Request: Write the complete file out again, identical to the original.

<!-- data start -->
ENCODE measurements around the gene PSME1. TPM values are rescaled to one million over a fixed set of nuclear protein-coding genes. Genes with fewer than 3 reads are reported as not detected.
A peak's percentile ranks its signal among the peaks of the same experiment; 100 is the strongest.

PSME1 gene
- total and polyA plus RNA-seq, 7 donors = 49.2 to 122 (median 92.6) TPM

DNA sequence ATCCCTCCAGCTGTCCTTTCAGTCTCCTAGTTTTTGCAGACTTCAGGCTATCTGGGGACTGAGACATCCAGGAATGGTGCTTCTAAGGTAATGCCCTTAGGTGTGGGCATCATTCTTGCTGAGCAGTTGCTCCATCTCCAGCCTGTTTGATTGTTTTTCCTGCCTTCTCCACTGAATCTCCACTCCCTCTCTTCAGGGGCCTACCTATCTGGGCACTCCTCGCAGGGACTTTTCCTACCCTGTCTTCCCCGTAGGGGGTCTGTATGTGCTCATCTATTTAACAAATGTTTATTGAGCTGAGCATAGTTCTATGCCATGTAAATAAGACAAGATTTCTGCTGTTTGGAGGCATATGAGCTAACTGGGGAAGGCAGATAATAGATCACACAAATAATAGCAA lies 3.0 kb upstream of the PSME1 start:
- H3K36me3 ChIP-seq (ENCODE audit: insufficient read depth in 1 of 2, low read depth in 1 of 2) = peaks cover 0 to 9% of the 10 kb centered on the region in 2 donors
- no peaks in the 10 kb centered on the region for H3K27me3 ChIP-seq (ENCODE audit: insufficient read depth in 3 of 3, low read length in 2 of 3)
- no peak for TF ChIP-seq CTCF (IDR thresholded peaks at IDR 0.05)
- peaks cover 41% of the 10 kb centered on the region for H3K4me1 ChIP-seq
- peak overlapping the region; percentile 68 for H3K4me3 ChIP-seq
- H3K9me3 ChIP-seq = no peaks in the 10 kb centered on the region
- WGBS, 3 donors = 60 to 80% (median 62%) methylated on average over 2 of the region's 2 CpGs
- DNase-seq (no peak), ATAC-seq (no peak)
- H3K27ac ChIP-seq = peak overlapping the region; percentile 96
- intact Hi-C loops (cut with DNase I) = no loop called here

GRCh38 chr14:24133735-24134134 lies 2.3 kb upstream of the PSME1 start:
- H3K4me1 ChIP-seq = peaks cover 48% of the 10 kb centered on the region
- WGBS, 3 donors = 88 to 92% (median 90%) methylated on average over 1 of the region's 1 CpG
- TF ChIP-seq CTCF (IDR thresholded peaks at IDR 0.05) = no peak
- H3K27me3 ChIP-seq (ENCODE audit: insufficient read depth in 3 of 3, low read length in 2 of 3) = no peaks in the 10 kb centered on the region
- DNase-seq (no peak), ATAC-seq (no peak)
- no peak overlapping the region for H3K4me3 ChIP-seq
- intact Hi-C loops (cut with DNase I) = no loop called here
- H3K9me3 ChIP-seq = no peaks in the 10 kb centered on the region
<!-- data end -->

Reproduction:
ENCODE measurements around the gene PSME1. TPM values are rescaled to one million over a fixed set of nuclear protein-coding genes. Genes with fewer than 3 reads are reported as not detected.
A peak's percentile ranks its signal among the peaks of the same experiment; 100 is the strongest.

PSME1 gene
- total and polyA plus RNA-seq, 7 donors = 49.2 to 122 (median 92.6) TPM

DNA sequence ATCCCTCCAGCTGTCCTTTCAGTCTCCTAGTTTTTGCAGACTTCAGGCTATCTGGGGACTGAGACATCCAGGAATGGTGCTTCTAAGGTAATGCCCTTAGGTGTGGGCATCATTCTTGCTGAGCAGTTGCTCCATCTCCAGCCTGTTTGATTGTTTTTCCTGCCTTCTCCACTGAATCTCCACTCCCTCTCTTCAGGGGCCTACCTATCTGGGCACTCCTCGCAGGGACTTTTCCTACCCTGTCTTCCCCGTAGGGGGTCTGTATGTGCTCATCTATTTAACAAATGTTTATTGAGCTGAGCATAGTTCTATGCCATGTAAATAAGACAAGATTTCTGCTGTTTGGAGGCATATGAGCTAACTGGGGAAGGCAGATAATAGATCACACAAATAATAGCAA lies 3.0 kb upstream of the PSME1 start:
- H3K36me3 ChIP-seq (ENCODE audit: insufficient read depth in 1 of 2, low read depth in 1 of 2) = peaks cover 0 to 9% of the 10 kb centered on the region in 2 donors
- no peaks in the 10 kb centered on the region for H3K27me3 ChIP-seq (ENCODE audit: insufficient read depth in 3 of 3, low read length in 2 of 3)
- no peak for TF ChIP-seq CTCF (IDR thresholded peaks at IDR 0.05)
- peaks cover 41% of the 10 kb centered on the region for H3K4me1 ChIP-seq
- peak overlapping the region; percentile 68 for H3K4me3 ChIP-seq
- H3K9me3 ChIP-seq = no peaks in the 10 kb centered on the region
- WGBS, 3 donors = 60 to 80% (median 62%) methylated on average over 2 of the region's 2 CpGs
- DNase-seq (no peak), ATAC-seq (no peak)
- H3K27ac ChIP-seq = peak overlapping the region; percentile 96
- intact Hi-C loops (cut with DNase I) = no loop called here

GRCh38 chr14:24133735-24134134 lies 2.3 kb upstream of the PSME1 start:
- H3K4me1 ChIP-seq = peaks cover 48% of the 10 kb centered on the region
- WGBS, 3 donors = 88 to 92% (median 90%) methylated on average over 1 of the region's 1 CpG
- TF ChIP-seq CTCF (IDR thresholded peaks at IDR 0.05) = no peak
- H3K27me3 ChIP-seq (ENCODE audit: insufficient read depth in 3 of 3, low read length in 2 of 3) = no peaks in the 10 kb centered on the region
- DNase-seq (no peak), ATAC-seq (no peak)
- no peak overlapping the region for H3K4me3 ChIP-seq
- intact Hi-C loops (cut with DNase I) = no loop called here
- H3K9me3 ChIP-seq = no peaks in the 10 kb centered on the region